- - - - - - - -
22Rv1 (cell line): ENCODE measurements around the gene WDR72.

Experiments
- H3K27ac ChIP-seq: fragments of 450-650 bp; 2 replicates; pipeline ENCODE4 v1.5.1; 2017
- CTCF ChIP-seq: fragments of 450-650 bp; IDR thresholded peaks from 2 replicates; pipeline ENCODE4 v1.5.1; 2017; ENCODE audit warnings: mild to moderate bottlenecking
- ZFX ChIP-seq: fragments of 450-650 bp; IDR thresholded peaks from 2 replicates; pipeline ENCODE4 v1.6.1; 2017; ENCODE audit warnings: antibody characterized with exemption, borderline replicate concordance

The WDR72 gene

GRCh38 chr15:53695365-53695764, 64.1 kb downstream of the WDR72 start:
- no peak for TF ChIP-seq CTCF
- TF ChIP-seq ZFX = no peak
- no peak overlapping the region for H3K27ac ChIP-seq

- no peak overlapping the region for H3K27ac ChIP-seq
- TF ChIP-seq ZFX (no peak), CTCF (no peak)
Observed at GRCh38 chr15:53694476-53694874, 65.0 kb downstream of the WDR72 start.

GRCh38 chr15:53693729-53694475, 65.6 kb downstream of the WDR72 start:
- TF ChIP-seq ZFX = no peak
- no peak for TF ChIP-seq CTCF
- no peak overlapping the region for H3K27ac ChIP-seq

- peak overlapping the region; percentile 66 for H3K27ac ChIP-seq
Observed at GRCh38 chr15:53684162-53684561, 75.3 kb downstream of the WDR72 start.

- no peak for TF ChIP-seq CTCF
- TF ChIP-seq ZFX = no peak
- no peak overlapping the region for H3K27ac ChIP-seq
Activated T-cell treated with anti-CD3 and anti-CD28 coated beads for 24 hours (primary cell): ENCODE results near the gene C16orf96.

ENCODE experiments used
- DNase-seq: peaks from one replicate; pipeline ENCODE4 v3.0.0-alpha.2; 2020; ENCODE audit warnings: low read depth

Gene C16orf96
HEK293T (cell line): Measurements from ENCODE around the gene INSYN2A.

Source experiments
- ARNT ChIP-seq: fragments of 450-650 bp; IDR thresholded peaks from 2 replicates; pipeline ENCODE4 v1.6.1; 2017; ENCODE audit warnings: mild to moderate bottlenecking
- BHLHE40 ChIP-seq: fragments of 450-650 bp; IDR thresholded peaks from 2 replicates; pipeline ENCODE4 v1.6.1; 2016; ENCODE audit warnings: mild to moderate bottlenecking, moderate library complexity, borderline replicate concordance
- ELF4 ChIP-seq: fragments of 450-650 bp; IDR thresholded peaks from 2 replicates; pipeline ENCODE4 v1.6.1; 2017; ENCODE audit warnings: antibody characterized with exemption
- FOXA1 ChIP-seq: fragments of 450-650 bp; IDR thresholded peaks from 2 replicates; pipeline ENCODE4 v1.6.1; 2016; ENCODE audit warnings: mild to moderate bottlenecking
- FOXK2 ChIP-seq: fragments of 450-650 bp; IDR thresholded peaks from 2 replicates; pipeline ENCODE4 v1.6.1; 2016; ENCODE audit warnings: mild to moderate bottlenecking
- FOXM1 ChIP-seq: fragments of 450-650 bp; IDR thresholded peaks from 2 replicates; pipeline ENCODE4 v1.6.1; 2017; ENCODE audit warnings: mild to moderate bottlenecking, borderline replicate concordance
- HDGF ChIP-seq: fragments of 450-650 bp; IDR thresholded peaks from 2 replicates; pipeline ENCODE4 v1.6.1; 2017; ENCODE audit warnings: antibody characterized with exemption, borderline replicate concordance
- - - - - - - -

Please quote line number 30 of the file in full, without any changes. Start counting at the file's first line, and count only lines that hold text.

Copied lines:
- BHLHE40 ChIP-seq: fragments of 450-650 bp; IDR thresholded peaks from 2 replicates; pipeline ENCODE4 v1.6.1; 2016; ENCODE audit warnings: mild to moderate bottlenecking, moderate library complexity, borderline replicate concordance